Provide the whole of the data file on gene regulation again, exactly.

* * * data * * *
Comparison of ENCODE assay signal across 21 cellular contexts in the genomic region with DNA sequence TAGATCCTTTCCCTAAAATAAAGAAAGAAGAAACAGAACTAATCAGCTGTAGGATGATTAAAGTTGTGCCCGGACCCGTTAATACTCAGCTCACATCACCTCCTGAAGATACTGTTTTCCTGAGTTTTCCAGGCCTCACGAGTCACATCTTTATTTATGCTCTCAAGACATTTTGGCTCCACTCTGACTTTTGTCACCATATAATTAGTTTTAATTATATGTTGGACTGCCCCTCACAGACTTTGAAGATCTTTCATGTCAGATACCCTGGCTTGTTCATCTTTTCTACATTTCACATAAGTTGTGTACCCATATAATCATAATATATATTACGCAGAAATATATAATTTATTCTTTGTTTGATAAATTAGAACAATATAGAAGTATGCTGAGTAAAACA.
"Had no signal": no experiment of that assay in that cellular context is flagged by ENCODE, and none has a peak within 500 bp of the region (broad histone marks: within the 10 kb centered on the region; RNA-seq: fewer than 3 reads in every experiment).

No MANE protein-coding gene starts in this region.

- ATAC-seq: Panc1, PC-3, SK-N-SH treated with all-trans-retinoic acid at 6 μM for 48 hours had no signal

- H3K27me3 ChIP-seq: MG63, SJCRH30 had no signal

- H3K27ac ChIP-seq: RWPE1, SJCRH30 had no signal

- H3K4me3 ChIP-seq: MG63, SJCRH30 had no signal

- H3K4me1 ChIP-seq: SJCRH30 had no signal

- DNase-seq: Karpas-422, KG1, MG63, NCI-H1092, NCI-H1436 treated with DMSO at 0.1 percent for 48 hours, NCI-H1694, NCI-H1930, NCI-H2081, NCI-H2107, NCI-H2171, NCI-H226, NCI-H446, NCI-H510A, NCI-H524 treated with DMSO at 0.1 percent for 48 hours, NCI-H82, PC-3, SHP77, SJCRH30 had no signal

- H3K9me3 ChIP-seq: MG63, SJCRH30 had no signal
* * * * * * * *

Comparison of ENCODE assay signal across 21 cellular contexts in the genomic region with DNA sequence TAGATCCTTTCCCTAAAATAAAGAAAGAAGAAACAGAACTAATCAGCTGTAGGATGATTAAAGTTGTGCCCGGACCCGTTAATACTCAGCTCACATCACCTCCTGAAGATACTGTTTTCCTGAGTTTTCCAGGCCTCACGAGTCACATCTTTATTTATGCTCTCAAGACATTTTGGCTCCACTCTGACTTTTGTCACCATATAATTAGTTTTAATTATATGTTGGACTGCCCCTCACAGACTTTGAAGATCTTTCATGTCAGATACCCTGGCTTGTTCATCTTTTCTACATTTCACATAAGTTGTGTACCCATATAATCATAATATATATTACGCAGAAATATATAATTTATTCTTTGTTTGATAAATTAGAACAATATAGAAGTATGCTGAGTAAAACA.
"Had no signal": no experiment of that assay in that cellular context is flagged by ENCODE, and none has a peak within 500 bp of the region (broad histone marks: within the 10 kb centered on the region; RNA-seq: fewer than 3 reads in every experiment).

No MANE protein-coding gene starts in this region.

- ATAC-seq: Panc1, PC-3, SK-N-SH treated with all-trans-retinoic acid at 6 μM for 48 hours had no signal

- H3K27me3 ChIP-seq: MG63, SJCRH30 had no signal

- H3K27ac ChIP-seq: RWPE1, SJCRH30 had no signal

- H3K4me3 ChIP-seq: MG63, SJCRH30 had no signal

- H3K4me1 ChIP-seq: SJCRH30 had no signal

- DNase-seq: Karpas-422, KG1, MG63, NCI-H1092, NCI-H1436 treated with DMSO at 0.1 percent for 48 hours, NCI-H1694, NCI-H1930, NCI-H2081, NCI-H2107, NCI-H2171, NCI-H226, NCI-H446, NCI-H510A, NCI-H524 treated with DMSO at 0.1 percent for 48 hours, NCI-H82, PC-3, SHP77, SJCRH30 had no signal

- H3K9me3 ChIP-seq: MG63, SJCRH30 had no signal